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Feds bust Blackcat malware ring

The US department of justice has busted up a prolific ransomware as a service ring that targeted hundreds of companies

Dee Dee (2005-2023)

The US Department of Justice has shut down what it claims to be one of the most prolific ransomware operations on the planet.

The Justice Department said that its Southern Florida District Office was leading the charge against operators of the ransomware family that is said to have compromised thousands of victims.

Police used a purpose-built decryption tool to help victims of the malware recover their data without the need to pay the attackers ransom demands and provide cash for cybercrime operations.

“In disrupting the BlackCat ransomware group, the Justice Department has once again hacked the hackers,” said deputy attorney general Lisa Monaco.

"With a decryption tool provided by the FBI to hundreds of ransomware victims worldwide, businesses and schools were able to reopen, and health care and emergency services were able to come back online."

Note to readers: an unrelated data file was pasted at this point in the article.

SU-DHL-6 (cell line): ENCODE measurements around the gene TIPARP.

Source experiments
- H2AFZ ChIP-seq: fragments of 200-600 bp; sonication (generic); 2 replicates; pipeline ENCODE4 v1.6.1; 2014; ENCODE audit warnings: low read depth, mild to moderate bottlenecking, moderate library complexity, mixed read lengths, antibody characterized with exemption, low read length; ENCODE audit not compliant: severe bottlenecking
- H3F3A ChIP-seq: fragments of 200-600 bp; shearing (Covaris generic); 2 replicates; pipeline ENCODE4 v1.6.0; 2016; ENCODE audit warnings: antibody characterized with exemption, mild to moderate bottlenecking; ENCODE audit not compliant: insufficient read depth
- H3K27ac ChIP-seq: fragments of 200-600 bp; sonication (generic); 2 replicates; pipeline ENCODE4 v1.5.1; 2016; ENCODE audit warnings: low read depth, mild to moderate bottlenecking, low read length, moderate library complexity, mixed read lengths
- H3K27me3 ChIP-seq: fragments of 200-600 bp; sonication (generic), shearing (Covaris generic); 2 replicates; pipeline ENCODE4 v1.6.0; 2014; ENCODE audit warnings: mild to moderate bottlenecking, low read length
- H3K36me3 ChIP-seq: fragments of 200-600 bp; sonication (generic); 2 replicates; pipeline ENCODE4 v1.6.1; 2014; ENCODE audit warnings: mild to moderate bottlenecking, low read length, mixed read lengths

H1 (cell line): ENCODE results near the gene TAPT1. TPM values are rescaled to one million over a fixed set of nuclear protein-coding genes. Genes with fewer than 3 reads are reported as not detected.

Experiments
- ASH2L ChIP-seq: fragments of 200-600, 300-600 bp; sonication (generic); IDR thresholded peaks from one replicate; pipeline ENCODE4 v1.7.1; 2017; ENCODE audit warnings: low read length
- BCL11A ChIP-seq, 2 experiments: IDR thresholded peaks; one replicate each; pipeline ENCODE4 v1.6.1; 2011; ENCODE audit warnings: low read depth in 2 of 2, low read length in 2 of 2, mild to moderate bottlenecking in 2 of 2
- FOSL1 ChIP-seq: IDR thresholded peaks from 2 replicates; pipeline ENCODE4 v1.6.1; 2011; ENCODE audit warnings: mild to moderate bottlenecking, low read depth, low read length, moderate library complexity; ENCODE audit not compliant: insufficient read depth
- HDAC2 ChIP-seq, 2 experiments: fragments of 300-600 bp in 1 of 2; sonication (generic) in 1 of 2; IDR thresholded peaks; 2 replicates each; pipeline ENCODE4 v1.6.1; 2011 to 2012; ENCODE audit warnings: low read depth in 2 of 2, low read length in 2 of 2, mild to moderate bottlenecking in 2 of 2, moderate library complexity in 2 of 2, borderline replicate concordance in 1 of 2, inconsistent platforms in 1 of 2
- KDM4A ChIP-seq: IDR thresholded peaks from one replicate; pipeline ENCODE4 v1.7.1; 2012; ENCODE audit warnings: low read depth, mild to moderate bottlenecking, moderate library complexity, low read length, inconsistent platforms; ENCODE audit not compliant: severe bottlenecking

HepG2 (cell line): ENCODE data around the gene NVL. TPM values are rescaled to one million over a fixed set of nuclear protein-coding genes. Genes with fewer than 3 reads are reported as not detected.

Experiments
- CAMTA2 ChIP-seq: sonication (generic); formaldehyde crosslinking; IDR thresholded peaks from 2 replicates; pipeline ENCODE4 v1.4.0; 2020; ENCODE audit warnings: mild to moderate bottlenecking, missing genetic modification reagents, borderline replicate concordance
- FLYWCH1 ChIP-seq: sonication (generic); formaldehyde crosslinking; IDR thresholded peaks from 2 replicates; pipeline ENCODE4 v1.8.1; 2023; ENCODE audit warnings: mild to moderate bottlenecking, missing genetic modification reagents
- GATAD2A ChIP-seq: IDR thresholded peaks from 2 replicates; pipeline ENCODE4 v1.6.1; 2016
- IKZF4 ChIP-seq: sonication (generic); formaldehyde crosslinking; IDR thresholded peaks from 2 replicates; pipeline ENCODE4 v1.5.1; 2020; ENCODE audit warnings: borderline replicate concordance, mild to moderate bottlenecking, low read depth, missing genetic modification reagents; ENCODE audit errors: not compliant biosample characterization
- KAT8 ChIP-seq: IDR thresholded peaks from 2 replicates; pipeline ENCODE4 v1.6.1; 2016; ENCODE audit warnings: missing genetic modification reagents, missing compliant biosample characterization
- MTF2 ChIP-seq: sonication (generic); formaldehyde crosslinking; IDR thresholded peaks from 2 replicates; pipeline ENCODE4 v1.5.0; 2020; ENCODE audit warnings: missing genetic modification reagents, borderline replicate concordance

Like most modern ransomware operations, Blackcat operates under a service model; the ransomware authors sell off a license to third-party hackers who then do the dirty work of infiltrating networks and running the ransomware code.

"Before encrypting the victim system, the affiliate will exfiltrate or steal sensitive data," the DOJ said.

"The affiliate then seeks a ransom in exchange for decrypting the victim’s system and not publishing the stolen data. Blackcat actors attempt to target the most sensitive data in a victim’s system to increase the pressure to pay."

Officials with the DOJ passed credit on to law enforcement in the UK, Spain, Germany, Austria, Australia, and Europol.

According to officials, the crackdown on the Blackcat group (aka ALPHV and Noberus) has lead to some 500 companies being able to regain access to systems that had been locked by ransomware.

"The FBI developed a decryption tool that allowed FBI field offices across the country and law enforcement partners around the world to offer over 500 affected victims the capability to restore their systems," the DOJ said.

"To date, the FBI has worked with dozens of victims in the United States and internationally to implement this solution, saving multiple victims from ransom demands totaling approximately $68m."